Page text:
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What is a Hall of Fame Player Worth?

Posted by Jason Lisk on August 9, 2010

I was watching the Hall of Fame enshrinement ceremony for Dick LeBeau, John Randle, Russ Grimm, Rickey Jackson, Jerry Rice, Floyd Little and Emmitt Smith on Saturday and among all the accolades from the pre-ceremony commentators to the introductions to the speeches, it got me wondering, "what is a Hall of Fame player worth?"

I suppose one answer is "priceless", if you are a twelve year old boy who grew up watching one of your favorite stars. Players also may have value beyond what they bring to the field in productivity, in terms of goodwill, fanbase support, and franchise recognition. I want to try to focus, though, on how valuable they were compared to an average player during their careers. Of course, there is no prototypical Hall of Famer, as this year's class showed. We had a class that ranged from two of the all-time greats at their position, to others that were not as clear cut for choices in Canton. Positions may have different value in different time periods, and some may just be more valuable than others as well. Recognizing that the answer I may be seeking is only true in aggregrate and needs to be adjusted up or down based on position, era, and the quality of the player, I still tried to come up with an answer.

Before I get to what I did, what do you think a Hall of Famer is worth in terms of points per game, versus having an average NFL starter at the same position? Try to think of this in terms of the Hall of Famer's entire career, from rookie, to star in his prime, to maybe holding on for a few more years. Now, let's see if it is similar to what I came up with.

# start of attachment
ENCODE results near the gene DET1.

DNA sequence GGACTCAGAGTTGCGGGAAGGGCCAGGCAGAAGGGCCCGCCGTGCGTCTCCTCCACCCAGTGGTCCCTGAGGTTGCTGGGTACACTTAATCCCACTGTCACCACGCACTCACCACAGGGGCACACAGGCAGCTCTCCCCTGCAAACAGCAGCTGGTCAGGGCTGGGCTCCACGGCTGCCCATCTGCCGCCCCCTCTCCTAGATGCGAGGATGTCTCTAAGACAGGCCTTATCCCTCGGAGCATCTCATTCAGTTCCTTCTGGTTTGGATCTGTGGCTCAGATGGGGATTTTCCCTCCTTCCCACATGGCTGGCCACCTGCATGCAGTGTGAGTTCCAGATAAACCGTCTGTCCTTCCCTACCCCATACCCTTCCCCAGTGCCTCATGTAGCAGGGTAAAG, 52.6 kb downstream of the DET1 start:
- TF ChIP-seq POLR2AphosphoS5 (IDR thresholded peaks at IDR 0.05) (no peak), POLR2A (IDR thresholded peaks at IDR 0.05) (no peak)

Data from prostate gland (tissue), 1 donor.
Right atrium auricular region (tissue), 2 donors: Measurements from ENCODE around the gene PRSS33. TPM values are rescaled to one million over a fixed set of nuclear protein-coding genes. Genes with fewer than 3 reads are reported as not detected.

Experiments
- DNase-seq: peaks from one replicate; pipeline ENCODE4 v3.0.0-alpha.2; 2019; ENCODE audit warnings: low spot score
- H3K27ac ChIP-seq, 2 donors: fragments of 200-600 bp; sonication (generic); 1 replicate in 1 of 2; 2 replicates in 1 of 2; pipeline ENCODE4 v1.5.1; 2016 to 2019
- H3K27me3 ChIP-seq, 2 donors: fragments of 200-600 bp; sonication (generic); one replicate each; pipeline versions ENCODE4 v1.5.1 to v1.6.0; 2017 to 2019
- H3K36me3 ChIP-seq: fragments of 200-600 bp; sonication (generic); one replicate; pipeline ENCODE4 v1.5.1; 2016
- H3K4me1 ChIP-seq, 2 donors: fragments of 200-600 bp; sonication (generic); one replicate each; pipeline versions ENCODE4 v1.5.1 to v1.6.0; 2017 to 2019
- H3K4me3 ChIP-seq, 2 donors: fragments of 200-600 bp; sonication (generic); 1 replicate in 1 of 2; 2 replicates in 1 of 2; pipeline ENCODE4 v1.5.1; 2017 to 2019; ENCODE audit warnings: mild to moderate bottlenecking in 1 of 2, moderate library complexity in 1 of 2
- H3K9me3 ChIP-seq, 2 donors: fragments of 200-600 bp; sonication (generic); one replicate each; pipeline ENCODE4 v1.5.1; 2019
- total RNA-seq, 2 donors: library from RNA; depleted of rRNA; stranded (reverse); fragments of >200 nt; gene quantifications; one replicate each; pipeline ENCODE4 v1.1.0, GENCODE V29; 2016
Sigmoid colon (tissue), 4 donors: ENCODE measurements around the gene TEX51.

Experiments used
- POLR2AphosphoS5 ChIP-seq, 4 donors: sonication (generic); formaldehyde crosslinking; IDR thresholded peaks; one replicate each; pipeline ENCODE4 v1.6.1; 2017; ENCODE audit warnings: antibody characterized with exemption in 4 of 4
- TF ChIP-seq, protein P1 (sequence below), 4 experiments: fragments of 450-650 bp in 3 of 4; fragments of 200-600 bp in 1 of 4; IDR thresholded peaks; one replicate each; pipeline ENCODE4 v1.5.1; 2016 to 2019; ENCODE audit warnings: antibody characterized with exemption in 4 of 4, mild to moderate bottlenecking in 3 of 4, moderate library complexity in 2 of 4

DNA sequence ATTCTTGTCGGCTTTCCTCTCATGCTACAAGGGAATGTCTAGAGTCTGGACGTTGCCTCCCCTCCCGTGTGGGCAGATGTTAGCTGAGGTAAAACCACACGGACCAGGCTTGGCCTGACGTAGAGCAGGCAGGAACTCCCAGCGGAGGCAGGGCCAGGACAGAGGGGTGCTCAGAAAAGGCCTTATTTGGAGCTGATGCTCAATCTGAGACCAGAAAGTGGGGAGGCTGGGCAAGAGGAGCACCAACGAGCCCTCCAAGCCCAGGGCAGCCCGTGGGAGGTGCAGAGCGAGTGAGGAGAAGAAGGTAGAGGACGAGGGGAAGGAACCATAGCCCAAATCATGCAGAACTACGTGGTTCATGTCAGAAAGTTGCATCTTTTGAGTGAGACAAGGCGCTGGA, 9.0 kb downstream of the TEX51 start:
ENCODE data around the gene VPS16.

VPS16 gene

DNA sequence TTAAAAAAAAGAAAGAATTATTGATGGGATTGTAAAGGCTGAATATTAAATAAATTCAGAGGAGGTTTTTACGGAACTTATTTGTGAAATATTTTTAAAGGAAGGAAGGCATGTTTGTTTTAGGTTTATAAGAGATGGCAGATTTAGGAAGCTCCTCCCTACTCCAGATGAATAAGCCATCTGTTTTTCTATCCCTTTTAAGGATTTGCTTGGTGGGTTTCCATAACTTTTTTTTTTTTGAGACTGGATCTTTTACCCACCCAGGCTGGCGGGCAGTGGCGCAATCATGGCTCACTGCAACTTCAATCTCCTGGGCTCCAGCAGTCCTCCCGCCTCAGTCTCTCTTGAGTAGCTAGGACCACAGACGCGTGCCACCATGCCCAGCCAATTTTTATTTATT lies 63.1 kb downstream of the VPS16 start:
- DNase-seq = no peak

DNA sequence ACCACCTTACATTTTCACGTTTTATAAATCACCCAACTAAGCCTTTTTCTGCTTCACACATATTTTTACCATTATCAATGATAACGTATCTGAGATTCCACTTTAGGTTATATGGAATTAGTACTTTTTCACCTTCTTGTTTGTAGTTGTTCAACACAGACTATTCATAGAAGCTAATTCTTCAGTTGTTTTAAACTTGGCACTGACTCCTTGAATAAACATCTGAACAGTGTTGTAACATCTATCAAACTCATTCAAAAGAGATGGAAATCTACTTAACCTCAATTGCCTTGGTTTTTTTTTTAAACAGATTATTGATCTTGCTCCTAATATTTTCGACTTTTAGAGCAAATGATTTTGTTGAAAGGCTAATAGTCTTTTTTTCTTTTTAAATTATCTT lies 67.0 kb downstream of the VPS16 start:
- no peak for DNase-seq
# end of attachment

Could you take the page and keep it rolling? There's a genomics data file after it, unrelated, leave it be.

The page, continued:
I looked at every team from 1970-1989, separately on the offensive and defensive side of the ball, and recorded how many Hall of Famers with a season approximate value of 5 or higher were on that unit. I chose 1970 because bringing in the 1960's would have brought in two competing leagues and rapid expansion, and I settled on 1989 at the other end to make sure we had teams that had no active players and most of the stars are in the Hall of Fame already.

I then recorded each team's simple rating system (SRS) rating for those seasons, so I could compare the number of Hall of Famers on a team with the points per game above or below the league average. Here are the results for all offensive teams:

HOF'ers SRS avg Team Total Difference
0 -1.69 242
1 0.65 182 2.34
2 1.47 76 0.82
3 3.36 27 1.89
4 4.29 10 0.93
5 4.08 11 -0.21

And here is the same table for defensive units:

HOF'ers SRS avg Team Total Difference
0 -1.09 313
1 0.77 155 1.86
2 2.28 50 1.51
3 3.40 18 1.12
4 4.03 12 0.63

That difference column shows the difference between the average SRS for a team with N number of Hall of Famers versus one with N-1 Hall of Famers. When we weight those differences (since there are far more teams with exactly one Hall of Famer than three), we get an average difference of +1.79 points per game on offense, and +1.67 points per game on defense, per Hall of Famer.
I think that number is a good low end estimate. The method I used only looked at season totals, so while I set a low end limit of an approximate value of 5, we could have Hall of Famers who miss a few games with injury but still play most of the year, and since the value is based on the complete season SRS, it might undervalue them because the SRS was likely higher in games they actually played and did not miss with injury. If you wanted to round up to a nice integer, when considering that factor, I think we can say that the average Hall of Famer is worth about 2 more points per game than an average non-Hall of Fame starter over the course of his career.

Keep in mind, though, that number is the average for the entire career. Careers come in all sorts of shapes. I would estimate that the prime years are closer to a 2.5 to 3 points per game improvement versus an average starter, while seasons at the end or beginning may be much closer to average-some even below average.